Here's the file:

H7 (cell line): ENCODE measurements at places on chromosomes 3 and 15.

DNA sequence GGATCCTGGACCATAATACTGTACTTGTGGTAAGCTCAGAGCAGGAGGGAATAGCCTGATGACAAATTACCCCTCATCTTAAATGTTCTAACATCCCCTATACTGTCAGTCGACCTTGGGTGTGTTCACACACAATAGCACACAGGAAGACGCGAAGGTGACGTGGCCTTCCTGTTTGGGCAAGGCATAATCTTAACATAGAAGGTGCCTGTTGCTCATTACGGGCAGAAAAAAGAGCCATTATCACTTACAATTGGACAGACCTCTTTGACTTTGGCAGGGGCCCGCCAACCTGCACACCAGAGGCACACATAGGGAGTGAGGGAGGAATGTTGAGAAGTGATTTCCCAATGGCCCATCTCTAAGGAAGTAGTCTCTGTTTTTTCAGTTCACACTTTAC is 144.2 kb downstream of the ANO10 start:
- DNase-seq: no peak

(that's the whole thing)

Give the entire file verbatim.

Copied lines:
H7 (cell line): ENCODE measurements at places on chromosomes 3 and 15.

DNA sequence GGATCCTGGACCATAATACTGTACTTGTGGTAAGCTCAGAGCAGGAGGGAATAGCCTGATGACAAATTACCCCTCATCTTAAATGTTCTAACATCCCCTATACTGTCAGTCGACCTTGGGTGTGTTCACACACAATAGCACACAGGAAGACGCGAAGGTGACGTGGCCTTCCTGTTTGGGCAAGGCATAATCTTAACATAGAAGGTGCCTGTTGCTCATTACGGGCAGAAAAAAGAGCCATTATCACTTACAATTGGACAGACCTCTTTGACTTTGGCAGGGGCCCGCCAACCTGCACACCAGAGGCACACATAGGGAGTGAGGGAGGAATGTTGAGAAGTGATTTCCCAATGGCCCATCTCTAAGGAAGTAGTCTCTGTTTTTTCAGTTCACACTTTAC is 144.2 kb downstream of the ANO10 start:
- DNase-seq: no peak